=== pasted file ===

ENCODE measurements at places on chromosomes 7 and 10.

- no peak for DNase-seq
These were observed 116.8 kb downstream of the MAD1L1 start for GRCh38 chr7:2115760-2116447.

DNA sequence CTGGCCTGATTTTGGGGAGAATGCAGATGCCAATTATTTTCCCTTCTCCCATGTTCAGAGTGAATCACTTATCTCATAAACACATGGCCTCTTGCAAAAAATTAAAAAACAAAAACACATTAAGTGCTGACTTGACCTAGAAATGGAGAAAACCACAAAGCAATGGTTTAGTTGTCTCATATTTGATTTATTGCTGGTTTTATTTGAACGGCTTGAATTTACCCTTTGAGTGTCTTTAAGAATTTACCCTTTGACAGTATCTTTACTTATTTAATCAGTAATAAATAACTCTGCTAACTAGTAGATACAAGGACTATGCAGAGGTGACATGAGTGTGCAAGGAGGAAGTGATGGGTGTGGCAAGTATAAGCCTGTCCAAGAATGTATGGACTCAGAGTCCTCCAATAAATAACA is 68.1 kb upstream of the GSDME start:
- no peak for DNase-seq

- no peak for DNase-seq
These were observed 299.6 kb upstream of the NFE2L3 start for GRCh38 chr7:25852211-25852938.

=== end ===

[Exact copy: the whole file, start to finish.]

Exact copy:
ENCODE measurements at places on chromosomes 7 and 10.

- no peak for DNase-seq
These were observed 116.8 kb downstream of the MAD1L1 start for GRCh38 chr7:2115760-2116447.

DNA sequence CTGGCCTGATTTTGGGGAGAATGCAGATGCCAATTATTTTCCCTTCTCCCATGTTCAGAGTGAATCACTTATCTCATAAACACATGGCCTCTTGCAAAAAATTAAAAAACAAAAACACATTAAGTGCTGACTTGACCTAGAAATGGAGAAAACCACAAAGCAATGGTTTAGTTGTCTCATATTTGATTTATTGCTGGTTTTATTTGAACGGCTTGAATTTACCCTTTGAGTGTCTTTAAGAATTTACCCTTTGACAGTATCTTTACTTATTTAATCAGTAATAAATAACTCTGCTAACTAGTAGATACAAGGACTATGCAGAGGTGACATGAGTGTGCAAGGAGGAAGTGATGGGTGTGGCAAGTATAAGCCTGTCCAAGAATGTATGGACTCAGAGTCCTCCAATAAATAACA is 68.1 kb upstream of the GSDME start:
- no peak for DNase-seq

- no peak for DNase-seq
These were observed 299.6 kb upstream of the NFE2L3 start for GRCh38 chr7:25852211-25852938.